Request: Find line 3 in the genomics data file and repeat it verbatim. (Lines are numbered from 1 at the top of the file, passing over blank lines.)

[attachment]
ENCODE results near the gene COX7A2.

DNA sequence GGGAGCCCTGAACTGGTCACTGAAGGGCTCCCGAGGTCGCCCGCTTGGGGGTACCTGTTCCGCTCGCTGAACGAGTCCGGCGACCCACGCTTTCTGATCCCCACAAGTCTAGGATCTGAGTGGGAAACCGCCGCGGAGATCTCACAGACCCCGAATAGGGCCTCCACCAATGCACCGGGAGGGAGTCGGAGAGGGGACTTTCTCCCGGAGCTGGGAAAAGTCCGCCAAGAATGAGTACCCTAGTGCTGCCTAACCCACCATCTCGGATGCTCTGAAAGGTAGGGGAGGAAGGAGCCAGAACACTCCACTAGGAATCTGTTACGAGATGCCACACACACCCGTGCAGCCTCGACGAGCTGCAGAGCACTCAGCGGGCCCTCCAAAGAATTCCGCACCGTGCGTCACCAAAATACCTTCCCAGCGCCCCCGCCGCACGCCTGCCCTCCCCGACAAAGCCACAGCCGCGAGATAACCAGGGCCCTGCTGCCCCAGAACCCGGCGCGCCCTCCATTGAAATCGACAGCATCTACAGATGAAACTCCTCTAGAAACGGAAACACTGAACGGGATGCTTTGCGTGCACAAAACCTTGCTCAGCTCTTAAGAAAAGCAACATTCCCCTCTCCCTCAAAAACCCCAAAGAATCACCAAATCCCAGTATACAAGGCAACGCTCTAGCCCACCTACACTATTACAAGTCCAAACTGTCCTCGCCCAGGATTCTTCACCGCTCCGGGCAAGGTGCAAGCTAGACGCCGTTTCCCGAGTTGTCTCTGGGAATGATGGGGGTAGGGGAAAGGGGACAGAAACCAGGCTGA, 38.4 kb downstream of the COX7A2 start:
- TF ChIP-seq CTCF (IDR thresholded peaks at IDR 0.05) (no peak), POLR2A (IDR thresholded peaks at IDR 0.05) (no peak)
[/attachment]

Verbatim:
- TF ChIP-seq CTCF (IDR thresholded peaks at IDR 0.05) (no peak), POLR2A (IDR thresholded peaks at IDR 0.05) (no peak)